Friday, June 27, 2014

Review: Cheese Bike

This zine is visually pleasing - with a flip out page and a full color photo that describes a summer of making and selling grilled cheese off the back of a small gas scooter. The biggest negative for this zine is the odd writing voice which makes it difficult to determine exactly what is happening. This zine is fun and inspirational but not informational. I like the spreadsheet of sales and the cost of the materials
'Born to Kill Zine'
Cheesebike #5  
Fall 2011
New York City  

Friday, June 20, 2014

Anthropomorphizing Animals

"In western cultures, animals such as serpents, cats, doves, lions and ... wolves, ravens, coyotes, eagles and so on were once honored and looked upon as spiritual forces or god-like creatures. But agricultural peoples have never anthropomorphized the animals they worked with every day and then ate. Sure, the Hebrews told stories about sheep and goats, and the Greeks ... told stories about hares and tortosises, and the the First Nations told stories of raven, coyote and salmon, but only to illustrate important lessons and human concerns. The animals themselves were not sentimentalized into humanoids. 

In Victoria England, however, under the influence of the Romantics' rediscovery of nature, aniamls in a new cuddly format were enlisted into a 'cult of childhood.' Since then, generations of children have grown up surrounded by humanized animals. Think of Kenneth Grahame's The Wind in the Willows, A.A. Milne's Winnie the Pooh, Beatrix Potter's The Tale of Mrs. Tiggy-Winkle... E.B. White's Charlotte's Web... We in the western world now have difficulty avoiding the anthropomorphized animal because it's everywhere, from cereal boxes to toilet paper." 
- Excerpt from Chicken Poop for the Soul by Kristeva Dowling (page 179-180) 

I find this history of anthropomorphizing animals very interesting. Traditional cultures around the world did look to the animal (and natural) world for spiritual insights and animals were the topic of many parables. This was certainly different than the approach in novels such as Charlotte's Web but perhaps the end result are similar? The author then goes on to say that she clearly does anthropomorphize her animals and "watched them all, and by observation I learned about their unique personalities, their likes and dislikes." I have a diffcult time believing that most (if not all) farmers, present and past, have had similar relationships with their livestock.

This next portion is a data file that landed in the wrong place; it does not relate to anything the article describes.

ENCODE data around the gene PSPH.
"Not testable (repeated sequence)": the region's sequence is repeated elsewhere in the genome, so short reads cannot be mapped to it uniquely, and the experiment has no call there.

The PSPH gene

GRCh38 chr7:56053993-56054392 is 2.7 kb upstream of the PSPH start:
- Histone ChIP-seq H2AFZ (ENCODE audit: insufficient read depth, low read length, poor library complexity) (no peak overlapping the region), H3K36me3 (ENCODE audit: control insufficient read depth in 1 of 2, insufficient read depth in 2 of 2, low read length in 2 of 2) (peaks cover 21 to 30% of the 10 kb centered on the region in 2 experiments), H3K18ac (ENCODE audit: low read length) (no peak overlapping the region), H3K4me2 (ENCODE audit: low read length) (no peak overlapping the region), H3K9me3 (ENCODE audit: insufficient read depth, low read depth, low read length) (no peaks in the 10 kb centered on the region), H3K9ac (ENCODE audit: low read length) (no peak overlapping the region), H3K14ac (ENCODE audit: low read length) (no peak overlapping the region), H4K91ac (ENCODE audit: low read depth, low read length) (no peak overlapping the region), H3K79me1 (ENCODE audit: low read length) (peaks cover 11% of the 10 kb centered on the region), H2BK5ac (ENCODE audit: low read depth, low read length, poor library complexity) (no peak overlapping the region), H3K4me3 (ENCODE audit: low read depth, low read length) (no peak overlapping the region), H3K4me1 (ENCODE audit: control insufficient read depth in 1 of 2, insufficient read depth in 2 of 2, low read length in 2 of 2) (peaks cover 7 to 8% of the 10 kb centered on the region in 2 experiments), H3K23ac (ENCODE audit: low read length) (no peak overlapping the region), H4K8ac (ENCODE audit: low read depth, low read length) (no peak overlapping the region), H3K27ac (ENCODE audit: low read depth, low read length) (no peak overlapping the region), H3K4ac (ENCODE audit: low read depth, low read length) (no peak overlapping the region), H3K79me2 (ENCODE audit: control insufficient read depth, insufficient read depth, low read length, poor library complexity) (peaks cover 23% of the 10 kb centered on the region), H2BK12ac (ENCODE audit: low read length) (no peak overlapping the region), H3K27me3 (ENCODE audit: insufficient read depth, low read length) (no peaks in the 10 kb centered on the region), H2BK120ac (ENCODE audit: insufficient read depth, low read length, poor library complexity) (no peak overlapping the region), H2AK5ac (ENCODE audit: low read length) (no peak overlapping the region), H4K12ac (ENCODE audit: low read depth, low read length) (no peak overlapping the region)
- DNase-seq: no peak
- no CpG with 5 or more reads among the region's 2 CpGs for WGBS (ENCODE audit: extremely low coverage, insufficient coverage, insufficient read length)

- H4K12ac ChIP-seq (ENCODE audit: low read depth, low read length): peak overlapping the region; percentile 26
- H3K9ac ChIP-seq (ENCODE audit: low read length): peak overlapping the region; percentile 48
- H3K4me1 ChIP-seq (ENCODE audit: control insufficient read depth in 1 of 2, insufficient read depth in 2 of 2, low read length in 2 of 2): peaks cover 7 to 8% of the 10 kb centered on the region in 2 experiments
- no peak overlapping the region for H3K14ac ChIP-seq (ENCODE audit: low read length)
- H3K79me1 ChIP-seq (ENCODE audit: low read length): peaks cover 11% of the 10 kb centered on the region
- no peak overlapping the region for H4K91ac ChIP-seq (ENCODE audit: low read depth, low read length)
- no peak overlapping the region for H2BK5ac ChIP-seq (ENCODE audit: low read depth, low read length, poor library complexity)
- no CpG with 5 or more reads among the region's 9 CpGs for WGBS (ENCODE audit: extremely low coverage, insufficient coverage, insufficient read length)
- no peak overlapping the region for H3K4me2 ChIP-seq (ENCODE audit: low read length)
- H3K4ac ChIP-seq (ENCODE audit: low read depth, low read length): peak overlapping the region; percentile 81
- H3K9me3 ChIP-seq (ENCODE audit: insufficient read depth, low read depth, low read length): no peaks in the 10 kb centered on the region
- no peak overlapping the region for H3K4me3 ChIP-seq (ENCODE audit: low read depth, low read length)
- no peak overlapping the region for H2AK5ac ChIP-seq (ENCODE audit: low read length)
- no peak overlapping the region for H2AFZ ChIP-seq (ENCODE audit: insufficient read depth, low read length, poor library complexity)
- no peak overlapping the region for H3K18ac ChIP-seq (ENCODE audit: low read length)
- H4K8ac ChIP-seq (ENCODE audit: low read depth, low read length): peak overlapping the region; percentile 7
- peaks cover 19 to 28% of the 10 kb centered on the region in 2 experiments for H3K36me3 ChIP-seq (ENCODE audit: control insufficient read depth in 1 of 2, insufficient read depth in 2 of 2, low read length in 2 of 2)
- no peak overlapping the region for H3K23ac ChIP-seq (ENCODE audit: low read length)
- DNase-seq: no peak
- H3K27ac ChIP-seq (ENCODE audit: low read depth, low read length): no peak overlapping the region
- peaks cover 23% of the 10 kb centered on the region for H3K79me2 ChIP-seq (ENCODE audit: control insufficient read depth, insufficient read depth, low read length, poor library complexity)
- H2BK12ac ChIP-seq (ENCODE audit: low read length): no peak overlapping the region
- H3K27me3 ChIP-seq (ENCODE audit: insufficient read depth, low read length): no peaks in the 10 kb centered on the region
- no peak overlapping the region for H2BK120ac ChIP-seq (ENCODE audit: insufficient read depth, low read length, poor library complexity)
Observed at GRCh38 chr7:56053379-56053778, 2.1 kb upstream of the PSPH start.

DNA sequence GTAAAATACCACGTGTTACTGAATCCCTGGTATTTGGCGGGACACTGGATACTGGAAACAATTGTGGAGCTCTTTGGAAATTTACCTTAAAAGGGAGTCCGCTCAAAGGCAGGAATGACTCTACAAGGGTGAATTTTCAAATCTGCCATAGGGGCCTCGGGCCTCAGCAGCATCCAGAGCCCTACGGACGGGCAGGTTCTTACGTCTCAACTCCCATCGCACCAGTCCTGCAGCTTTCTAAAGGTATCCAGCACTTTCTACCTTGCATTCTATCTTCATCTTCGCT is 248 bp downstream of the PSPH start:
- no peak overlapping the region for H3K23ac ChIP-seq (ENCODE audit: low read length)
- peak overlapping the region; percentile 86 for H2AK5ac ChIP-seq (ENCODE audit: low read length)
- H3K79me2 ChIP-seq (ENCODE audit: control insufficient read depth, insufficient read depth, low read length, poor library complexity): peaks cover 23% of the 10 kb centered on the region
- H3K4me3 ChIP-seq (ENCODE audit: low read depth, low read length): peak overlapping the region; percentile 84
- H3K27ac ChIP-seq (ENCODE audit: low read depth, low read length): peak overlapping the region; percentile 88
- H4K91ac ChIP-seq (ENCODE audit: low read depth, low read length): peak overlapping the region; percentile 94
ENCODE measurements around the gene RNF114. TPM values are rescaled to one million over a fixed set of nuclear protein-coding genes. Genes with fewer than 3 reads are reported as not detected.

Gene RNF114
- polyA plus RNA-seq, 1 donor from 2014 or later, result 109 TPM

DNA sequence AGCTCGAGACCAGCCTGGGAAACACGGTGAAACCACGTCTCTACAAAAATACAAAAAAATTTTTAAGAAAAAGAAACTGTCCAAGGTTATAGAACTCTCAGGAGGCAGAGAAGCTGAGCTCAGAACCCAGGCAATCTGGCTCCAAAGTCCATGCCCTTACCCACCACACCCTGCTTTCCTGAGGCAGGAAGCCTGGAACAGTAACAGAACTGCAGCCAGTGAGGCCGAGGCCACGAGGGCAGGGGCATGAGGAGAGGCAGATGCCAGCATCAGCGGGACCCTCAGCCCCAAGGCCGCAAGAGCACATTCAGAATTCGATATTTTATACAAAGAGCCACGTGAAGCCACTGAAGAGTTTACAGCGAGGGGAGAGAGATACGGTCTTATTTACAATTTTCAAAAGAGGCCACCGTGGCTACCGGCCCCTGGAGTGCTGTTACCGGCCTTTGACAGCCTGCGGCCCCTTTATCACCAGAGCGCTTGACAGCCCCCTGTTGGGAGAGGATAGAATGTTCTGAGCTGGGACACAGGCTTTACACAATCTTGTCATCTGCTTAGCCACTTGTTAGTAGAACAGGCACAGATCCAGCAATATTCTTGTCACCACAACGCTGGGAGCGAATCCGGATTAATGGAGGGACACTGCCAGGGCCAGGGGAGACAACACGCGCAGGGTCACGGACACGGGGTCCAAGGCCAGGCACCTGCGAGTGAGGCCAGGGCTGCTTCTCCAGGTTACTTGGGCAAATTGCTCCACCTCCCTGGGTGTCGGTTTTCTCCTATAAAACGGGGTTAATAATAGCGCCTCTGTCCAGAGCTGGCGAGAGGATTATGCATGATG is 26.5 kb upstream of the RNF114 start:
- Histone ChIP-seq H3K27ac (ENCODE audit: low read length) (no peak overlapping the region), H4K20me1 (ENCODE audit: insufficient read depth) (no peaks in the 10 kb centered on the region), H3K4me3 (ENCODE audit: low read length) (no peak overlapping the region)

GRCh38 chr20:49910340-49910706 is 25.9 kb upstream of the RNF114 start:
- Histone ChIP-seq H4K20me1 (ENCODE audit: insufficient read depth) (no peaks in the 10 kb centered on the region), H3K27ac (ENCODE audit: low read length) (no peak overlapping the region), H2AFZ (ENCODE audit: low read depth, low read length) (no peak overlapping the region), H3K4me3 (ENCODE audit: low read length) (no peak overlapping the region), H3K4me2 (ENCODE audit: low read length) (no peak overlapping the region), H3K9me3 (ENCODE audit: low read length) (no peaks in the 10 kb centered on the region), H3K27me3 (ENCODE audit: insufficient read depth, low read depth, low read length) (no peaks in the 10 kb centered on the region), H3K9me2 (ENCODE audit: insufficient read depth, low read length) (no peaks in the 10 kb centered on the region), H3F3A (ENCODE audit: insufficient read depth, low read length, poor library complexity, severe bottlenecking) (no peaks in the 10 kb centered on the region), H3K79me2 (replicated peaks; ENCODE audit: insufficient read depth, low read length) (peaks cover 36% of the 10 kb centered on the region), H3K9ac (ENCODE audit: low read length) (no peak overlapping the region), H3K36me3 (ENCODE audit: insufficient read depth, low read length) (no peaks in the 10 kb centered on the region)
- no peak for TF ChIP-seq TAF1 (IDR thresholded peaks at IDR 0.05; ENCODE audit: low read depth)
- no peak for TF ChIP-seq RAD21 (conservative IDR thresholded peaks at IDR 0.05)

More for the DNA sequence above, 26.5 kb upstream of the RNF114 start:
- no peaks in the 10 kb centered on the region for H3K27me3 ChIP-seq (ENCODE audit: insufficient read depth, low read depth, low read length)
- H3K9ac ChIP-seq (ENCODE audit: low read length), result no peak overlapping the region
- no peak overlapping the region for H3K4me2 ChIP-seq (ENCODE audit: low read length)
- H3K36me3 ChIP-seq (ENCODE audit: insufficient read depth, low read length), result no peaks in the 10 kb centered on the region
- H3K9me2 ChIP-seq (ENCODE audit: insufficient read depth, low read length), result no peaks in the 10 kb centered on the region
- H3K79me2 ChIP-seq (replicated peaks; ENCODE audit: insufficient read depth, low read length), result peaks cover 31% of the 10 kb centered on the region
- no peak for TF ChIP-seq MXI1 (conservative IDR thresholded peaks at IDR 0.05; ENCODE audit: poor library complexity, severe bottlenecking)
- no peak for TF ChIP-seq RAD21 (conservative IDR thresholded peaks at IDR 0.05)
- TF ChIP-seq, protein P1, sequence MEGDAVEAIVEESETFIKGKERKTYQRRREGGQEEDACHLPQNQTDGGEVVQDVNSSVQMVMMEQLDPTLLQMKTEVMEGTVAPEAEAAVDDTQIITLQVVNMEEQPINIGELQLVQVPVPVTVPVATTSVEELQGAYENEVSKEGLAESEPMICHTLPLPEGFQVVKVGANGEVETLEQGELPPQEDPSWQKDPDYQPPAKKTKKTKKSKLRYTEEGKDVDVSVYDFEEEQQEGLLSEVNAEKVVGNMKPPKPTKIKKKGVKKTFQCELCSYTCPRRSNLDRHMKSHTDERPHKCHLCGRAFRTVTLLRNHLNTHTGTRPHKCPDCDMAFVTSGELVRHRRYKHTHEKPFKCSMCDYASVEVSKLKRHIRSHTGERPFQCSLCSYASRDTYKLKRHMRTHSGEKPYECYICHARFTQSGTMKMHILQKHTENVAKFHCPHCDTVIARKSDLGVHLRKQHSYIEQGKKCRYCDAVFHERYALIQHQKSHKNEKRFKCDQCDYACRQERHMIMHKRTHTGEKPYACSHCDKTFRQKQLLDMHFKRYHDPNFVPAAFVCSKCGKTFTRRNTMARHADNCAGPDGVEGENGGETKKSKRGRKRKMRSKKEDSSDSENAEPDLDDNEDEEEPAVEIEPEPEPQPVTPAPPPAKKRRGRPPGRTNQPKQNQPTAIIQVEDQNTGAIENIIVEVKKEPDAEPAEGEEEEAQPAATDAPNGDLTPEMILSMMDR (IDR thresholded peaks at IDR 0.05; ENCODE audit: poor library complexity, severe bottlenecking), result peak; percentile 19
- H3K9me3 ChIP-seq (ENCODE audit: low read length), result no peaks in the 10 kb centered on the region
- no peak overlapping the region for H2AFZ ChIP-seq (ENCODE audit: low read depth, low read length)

The following is the interesting outcome from a discussion like this "Those people who might self-righteously have an owner arrested for the way he or she treats a dog are able to ignore or simply not respond to the concentration camp-like conditions behind the walls of intensive livestock operations. What are the criteria that put an animal into the food category rather than the pet category?" (181) 

Does Anthropomorphizing animals benefit or harm them?           

Friday, June 13, 2014

Winged Snail Mail Zine

I've become fairly obsessed with snail mail. I've joined multiple mail organizations and correspondence clubs, bought special release postage stamps, nabbed thrift store mail finds, started a postcard collection, purchased mail themed zines, and spent way too much money on postage. 
 (Letter Writer's Alliance Stationary Download that I simply adore)

(The beginning of a stamp collection. Acquired through Postcrossing postcards)

(Recent outgoing mail - with some vintage Canadian stamps)

All of this is a long winded way to reveal a new project of mine! I will be releasing a mail themed zine twice a year. All the details can be found here. A regular column in the zine will entitled 'Eating your Mail' that will cover fun mailing projects like these, as well as recipes that ship well and recipes for things to eat and drink while writing letters. Follow the main blog for tons of mail related information!